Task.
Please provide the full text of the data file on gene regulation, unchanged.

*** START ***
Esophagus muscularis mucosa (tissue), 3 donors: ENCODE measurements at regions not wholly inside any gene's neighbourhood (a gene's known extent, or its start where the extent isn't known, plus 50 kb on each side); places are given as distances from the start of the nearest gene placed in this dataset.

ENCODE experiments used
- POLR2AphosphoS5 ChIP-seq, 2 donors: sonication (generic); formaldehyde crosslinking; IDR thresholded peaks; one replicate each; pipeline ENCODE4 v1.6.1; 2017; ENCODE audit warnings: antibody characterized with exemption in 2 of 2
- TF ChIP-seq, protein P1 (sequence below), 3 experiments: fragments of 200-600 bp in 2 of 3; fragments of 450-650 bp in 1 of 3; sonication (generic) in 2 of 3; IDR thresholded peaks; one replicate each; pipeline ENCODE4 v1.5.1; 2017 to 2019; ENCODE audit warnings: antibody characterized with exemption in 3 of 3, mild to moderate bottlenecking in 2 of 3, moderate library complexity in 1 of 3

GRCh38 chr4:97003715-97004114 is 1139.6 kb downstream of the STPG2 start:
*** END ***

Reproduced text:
Esophagus muscularis mucosa (tissue), 3 donors: ENCODE measurements at regions not wholly inside any gene's neighbourhood (a gene's known extent, or its start where the extent isn't known, plus 50 kb on each side); places are given as distances from the start of the nearest gene placed in this dataset.

ENCODE experiments used
- POLR2AphosphoS5 ChIP-seq, 2 donors: sonication (generic); formaldehyde crosslinking; IDR thresholded peaks; one replicate each; pipeline ENCODE4 v1.6.1; 2017; ENCODE audit warnings: antibody characterized with exemption in 2 of 2
- TF ChIP-seq, protein P1 (sequence below), 3 experiments: fragments of 200-600 bp in 2 of 3; fragments of 450-650 bp in 1 of 3; sonication (generic) in 2 of 3; IDR thresholded peaks; one replicate each; pipeline ENCODE4 v1.5.1; 2017 to 2019; ENCODE audit warnings: antibody characterized with exemption in 3 of 3, mild to moderate bottlenecking in 2 of 3, moderate library complexity in 1 of 3

GRCh38 chr4:97003715-97004114 is 1139.6 kb downstream of the STPG2 start: